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Discussion Starter · #1 ·
The first four pictures are of me and one of our mexican employees gassing tobacco land, and the rest are of me picking corn on our 2007 CASE IH 2588 with my little cousin on our grain cart and of me running our tobacco cropper during the harvest season...Most of all of the pictures have to do with tobacco except for the two combine pictures. Tobacco is our main cash crop around here therefore as you can tell that is what we put most of our time money and effort into.

























 

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Welcome to the forum. Cool pics, not many of us get to see tobacco farming very often... or at all. That's some pretty slick body work on the school bus, too. I have to ask, when you're gassing your tobacco fields, what are you applying? Also, where do you store whatever it is you're filling the rig with? There are pressure tanks on the bus, but I don't see one on the tractor. Does this stuff come out of the tanks as a stable liquid or something?
 

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Discussion Starter · #4 ·
When we are gassing our tobacco land we put out chloropic or telon which are basically forms or tear gas...And the telon which we are using is a liquid as you can tell that is forced out of the container by nitrogen into the tractor mounted tank. This stuff is very dangerous and burns the mess out of my eyes when i am putting injecting it into the ground. As for explaining the what the cropper does and exactly how it works i will get some more pictures and try to explain it a little better...all it does though is knocks a certain amount of leaves off of the plant with the heads on the machine and then the leaves run up the three belts and into the dump body on the back, then the tobacco is dumped onto the back of the bus and carried to the tobacco barns where it is put into boxes and then into the barns where it is cured at heat starting at 95 degrees eventually all the way up to 165 degrees. the whole process takes seven days to complete.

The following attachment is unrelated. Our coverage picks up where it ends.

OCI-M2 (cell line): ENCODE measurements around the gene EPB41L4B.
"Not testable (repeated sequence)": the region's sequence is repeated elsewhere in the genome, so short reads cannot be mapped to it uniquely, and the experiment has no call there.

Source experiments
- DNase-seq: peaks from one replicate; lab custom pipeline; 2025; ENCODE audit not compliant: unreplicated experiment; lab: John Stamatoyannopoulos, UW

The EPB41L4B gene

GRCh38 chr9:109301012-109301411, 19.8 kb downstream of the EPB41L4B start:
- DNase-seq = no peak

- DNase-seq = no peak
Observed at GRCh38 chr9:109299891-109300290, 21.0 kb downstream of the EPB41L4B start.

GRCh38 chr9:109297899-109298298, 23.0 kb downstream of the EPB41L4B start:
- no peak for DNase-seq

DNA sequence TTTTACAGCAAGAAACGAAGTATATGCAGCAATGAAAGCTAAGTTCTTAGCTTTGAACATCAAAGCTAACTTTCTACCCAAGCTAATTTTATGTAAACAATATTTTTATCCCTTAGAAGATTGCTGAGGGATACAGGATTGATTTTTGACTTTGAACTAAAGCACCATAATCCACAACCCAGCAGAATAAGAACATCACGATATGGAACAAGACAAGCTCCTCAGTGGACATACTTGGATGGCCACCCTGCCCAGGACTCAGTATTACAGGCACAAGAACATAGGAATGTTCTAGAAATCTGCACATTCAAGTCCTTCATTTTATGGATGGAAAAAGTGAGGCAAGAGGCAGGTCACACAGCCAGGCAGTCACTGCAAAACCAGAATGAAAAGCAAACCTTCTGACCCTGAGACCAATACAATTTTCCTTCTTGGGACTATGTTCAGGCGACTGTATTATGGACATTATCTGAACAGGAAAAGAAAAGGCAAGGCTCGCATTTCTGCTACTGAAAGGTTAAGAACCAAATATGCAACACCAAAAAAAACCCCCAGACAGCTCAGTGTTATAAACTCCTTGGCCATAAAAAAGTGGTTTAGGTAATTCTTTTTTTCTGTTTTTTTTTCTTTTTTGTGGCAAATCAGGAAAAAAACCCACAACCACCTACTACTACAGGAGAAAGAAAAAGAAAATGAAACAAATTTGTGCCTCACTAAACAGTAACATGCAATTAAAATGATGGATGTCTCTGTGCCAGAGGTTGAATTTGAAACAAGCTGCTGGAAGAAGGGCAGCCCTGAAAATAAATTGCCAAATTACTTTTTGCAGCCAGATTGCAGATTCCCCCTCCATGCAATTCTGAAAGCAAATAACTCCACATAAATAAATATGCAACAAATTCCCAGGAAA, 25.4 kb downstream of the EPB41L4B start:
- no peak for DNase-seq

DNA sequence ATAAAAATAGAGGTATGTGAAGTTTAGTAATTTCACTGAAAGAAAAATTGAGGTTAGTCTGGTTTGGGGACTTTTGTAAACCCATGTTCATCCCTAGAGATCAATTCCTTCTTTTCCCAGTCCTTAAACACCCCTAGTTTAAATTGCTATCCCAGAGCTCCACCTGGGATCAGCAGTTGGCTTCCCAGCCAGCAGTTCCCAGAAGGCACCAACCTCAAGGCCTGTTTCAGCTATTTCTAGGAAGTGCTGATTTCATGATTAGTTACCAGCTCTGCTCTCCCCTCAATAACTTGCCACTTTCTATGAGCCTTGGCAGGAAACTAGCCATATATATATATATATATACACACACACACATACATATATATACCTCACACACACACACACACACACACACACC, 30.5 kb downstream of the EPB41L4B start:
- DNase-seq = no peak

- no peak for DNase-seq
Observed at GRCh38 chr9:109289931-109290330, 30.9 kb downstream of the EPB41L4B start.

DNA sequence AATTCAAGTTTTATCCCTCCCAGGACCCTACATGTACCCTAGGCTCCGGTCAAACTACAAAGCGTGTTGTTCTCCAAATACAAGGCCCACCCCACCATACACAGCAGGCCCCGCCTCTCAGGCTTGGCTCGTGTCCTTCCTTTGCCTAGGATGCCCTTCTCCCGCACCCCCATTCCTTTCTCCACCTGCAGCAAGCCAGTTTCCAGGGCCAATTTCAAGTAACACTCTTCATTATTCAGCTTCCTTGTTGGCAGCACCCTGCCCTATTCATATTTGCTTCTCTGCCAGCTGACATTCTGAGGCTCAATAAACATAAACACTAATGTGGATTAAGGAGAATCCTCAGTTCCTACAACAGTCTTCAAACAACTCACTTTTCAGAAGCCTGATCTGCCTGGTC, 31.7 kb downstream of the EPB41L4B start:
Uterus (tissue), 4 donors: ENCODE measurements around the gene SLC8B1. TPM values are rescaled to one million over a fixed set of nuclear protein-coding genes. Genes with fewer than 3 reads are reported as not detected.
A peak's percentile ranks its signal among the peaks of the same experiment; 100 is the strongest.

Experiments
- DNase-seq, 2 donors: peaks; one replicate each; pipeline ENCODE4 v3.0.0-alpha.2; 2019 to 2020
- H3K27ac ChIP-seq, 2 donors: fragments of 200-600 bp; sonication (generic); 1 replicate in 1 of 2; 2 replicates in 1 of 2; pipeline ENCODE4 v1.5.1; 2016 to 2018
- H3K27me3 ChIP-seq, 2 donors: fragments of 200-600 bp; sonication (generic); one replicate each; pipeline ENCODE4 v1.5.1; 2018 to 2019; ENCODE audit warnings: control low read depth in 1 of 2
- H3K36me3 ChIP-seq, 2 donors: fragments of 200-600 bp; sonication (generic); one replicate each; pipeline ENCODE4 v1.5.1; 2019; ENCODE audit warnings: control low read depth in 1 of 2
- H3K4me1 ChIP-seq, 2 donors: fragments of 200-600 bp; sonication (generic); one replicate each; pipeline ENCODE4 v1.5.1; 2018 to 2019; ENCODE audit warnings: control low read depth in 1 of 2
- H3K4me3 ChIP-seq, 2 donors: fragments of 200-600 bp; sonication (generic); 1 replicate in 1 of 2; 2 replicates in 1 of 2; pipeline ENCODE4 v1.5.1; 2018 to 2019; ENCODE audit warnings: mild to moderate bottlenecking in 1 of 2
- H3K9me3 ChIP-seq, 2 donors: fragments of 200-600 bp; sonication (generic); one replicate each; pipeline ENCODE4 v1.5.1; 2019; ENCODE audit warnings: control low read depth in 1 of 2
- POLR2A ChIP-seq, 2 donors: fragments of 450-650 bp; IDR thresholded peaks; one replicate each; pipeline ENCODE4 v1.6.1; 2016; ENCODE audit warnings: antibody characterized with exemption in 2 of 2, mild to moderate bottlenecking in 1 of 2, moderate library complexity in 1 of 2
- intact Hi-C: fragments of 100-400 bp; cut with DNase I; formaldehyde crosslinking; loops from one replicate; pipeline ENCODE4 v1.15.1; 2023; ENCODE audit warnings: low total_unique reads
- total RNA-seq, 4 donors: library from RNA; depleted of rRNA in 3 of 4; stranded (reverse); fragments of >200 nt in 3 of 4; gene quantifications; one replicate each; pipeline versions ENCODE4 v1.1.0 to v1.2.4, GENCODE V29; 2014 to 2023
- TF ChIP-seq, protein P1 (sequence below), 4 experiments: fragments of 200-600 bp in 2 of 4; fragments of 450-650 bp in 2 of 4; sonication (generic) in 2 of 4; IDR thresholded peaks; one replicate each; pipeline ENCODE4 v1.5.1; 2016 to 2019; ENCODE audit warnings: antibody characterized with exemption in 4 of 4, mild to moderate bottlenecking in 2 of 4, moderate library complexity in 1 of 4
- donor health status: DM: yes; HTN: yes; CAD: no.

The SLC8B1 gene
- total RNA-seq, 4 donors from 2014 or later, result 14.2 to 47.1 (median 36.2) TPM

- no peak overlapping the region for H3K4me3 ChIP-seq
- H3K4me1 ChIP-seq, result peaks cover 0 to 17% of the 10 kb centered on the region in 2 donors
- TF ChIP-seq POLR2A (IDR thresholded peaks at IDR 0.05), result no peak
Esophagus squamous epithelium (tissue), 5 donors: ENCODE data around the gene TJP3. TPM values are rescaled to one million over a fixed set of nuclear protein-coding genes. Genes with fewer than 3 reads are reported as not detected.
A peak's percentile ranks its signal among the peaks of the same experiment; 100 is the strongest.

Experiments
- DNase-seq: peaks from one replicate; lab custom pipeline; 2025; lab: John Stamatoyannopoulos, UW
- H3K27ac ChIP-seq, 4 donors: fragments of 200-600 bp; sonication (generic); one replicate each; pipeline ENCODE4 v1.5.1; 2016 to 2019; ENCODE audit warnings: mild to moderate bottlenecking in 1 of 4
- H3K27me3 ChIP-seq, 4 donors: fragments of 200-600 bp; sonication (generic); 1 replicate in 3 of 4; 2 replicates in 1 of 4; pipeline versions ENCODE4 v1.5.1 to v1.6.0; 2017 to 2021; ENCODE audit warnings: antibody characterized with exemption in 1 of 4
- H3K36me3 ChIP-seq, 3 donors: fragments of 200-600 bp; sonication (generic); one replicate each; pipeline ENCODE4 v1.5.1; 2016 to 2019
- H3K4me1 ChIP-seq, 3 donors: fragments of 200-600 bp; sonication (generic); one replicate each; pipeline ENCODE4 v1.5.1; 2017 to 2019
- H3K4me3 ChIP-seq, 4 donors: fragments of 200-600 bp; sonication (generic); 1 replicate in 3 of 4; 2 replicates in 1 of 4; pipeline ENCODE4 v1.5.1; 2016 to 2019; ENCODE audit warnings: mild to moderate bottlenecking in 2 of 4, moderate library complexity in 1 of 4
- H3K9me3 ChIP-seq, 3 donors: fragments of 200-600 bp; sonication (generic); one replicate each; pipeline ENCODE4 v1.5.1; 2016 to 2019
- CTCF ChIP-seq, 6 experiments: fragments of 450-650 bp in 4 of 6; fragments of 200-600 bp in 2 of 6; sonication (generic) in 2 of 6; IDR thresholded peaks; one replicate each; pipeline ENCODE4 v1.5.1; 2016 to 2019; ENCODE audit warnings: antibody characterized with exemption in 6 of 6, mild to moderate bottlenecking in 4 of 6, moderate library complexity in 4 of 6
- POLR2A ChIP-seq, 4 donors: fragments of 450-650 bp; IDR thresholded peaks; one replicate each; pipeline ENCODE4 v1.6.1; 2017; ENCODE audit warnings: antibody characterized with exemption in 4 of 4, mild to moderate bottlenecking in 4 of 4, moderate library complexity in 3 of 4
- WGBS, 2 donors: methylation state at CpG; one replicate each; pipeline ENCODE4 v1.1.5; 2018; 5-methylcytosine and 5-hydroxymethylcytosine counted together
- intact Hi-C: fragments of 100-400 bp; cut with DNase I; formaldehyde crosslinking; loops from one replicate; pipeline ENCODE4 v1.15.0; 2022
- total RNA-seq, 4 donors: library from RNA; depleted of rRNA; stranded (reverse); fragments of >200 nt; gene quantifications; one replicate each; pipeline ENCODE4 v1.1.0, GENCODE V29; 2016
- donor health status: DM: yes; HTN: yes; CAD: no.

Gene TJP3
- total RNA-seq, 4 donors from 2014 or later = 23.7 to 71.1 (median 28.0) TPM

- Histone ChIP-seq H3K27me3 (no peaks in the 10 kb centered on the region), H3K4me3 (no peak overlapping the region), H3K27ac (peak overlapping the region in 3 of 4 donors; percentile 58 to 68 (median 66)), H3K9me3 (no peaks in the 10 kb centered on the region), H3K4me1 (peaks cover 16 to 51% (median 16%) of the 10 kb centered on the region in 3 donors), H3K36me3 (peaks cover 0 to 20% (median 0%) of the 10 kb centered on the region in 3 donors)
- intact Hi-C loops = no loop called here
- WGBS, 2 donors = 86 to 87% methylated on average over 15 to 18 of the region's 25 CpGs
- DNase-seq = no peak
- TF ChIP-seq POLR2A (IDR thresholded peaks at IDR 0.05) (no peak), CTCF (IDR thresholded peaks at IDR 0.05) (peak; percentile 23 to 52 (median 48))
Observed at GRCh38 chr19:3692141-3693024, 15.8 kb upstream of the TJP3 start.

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Discussion Starter · #7 ·
yeah that is the kind that you smoke...the yellow tobacco that you see us messing with is ground up into the little pieces that are in your cigarettes...and i live in eastern North Carolina...however i am applying to Iowa State because i want to live out there...and i have some pictures of tobacco plants in the greenhouses that i will post sometime in the near future...another question, what is the chance of a graduating student from iowa state with an agronomy gettin into farming out there..
 

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If you want to buy land and start farming on your own here in IA, you'll have to compete with everyone else when buying land. In the time it takes to get a degree, that might change though. If you'd like to work for a coop or something I'm sure there are jobs around here.

-Lance
 

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Discussion Starter · #10 ·
tobacco and tomatoes are worst enemies...you can get tomato spotted wilt from tomato plants while your tobacco is in the field. yeah i rekon i can get you sum plants if you give me address to send it to, and you have to put the seeds on top of the soil and keep the soil wet you cannot start off tobacco under the dirt they will not come up...
 

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Hey Price, do you have a spare tray of baby baccer starts to spare? I finally got some seeds last year, tried to grow them, but no can do. I suppose tobacco just needs a lot warmer temp than tomatoes. No, I want only to have what I can keep outside. Tomatoes and baccer actually DO get along okay, as long as BOTH are outdoor-grown. The mosaic is a hothouse issue and potentially an indoor mater farmer's worst nightmare.

Here, the only stuff I worry about, is wilt, aphids and BER. I can only use non-Bt baccer, too. It IS for feeding to caterpillars.

My caterpillars also come from NCSU Raleigh.
 
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